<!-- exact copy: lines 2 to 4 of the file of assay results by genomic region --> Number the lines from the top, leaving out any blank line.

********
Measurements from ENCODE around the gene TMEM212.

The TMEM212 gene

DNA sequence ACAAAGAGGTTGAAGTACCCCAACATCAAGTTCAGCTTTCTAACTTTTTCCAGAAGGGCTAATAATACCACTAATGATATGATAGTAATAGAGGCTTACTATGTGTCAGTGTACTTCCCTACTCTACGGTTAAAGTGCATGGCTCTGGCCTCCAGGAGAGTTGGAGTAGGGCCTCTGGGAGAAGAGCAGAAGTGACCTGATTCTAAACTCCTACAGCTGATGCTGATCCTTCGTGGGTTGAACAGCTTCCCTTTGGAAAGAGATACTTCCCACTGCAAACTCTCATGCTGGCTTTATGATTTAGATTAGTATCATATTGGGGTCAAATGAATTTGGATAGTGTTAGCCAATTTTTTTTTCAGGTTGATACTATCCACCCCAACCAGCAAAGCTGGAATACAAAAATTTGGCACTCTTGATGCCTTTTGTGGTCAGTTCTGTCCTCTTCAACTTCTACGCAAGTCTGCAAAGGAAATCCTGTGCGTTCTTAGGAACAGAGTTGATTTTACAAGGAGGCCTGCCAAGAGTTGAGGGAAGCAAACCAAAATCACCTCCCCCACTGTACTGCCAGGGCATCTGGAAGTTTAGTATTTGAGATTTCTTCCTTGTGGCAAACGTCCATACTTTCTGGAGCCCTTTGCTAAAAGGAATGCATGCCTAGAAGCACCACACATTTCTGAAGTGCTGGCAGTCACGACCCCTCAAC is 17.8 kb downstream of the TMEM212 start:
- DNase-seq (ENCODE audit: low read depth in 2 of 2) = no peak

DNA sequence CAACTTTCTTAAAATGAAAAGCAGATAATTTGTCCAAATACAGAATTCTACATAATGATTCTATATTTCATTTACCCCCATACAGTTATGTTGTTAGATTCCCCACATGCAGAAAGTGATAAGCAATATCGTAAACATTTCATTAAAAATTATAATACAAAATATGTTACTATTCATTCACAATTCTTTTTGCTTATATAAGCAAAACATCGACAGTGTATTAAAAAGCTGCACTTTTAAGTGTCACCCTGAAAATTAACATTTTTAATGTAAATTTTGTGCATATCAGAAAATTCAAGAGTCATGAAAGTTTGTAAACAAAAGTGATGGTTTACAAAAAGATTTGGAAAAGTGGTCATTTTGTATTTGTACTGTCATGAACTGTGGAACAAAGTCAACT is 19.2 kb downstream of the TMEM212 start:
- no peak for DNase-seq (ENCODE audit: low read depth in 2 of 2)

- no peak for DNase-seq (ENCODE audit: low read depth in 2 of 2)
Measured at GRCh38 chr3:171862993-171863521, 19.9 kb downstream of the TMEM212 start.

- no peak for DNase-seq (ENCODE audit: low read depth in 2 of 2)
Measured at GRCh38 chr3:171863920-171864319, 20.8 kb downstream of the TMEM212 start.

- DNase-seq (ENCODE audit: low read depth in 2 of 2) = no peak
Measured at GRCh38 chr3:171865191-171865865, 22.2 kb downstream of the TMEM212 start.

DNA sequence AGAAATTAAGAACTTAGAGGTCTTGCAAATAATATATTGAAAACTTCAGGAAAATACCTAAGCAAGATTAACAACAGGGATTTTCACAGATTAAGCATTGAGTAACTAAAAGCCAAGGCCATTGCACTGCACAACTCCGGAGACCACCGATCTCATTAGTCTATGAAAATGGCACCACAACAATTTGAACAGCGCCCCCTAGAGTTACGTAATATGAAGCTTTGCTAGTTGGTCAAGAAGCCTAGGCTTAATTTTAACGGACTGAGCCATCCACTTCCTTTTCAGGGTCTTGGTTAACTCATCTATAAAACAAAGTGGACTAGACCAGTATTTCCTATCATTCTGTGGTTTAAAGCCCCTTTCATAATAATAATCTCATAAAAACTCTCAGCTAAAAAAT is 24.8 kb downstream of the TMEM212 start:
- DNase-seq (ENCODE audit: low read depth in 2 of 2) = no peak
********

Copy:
The TMEM212 gene

DNA sequence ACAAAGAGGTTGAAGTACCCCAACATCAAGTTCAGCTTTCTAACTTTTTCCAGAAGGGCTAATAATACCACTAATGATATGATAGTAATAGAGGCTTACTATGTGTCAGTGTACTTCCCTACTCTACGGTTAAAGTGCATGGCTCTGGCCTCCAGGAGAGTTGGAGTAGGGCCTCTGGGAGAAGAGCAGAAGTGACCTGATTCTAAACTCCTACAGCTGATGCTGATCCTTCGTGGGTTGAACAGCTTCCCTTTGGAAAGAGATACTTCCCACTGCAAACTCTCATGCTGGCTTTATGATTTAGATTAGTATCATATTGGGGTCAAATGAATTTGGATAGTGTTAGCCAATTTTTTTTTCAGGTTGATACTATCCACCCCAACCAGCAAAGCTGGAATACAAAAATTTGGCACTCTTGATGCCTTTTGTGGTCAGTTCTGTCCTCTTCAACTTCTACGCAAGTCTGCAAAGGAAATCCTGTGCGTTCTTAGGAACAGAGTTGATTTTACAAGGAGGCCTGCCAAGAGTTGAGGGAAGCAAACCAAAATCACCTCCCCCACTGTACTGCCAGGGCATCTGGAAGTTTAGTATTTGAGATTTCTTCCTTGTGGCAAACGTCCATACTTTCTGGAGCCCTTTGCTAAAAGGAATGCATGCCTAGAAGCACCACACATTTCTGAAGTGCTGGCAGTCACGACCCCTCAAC is 17.8 kb downstream of the TMEM212 start:
- DNase-seq (ENCODE audit: low read depth in 2 of 2) = no peak